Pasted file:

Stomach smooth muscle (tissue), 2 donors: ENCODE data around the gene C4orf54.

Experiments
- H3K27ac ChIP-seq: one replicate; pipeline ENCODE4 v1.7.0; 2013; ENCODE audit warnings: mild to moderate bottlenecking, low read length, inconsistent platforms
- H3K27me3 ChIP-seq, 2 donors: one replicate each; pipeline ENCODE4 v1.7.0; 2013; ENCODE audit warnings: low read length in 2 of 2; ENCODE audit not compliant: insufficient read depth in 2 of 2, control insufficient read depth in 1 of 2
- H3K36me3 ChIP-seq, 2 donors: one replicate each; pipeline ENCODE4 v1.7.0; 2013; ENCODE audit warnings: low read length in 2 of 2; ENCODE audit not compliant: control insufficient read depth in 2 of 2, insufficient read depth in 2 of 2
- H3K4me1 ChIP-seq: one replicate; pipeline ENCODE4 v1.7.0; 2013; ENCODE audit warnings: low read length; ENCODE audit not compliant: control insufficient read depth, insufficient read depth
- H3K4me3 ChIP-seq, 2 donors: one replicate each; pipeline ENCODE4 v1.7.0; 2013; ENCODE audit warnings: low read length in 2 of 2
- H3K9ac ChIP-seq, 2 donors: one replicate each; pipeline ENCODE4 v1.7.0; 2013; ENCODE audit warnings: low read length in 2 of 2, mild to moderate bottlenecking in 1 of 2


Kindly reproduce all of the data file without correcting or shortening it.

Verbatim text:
Stomach smooth muscle (tissue), 2 donors: ENCODE data around the gene C4orf54.

Experiments
- H3K27ac ChIP-seq: one replicate; pipeline ENCODE4 v1.7.0; 2013; ENCODE audit warnings: mild to moderate bottlenecking, low read length, inconsistent platforms
- H3K27me3 ChIP-seq, 2 donors: one replicate each; pipeline ENCODE4 v1.7.0; 2013; ENCODE audit warnings: low read length in 2 of 2; ENCODE audit not compliant: insufficient read depth in 2 of 2, control insufficient read depth in 1 of 2
- H3K36me3 ChIP-seq, 2 donors: one replicate each; pipeline ENCODE4 v1.7.0; 2013; ENCODE audit warnings: low read length in 2 of 2; ENCODE audit not compliant: control insufficient read depth in 2 of 2, insufficient read depth in 2 of 2
- H3K4me1 ChIP-seq: one replicate; pipeline ENCODE4 v1.7.0; 2013; ENCODE audit warnings: low read length; ENCODE audit not compliant: control insufficient read depth, insufficient read depth
- H3K4me3 ChIP-seq, 2 donors: one replicate each; pipeline ENCODE4 v1.7.0; 2013; ENCODE audit warnings: low read length in 2 of 2
- H3K9ac ChIP-seq, 2 donors: one replicate each; pipeline ENCODE4 v1.7.0; 2013; ENCODE audit warnings: low read length in 2 of 2, mild to moderate bottlenecking in 1 of 2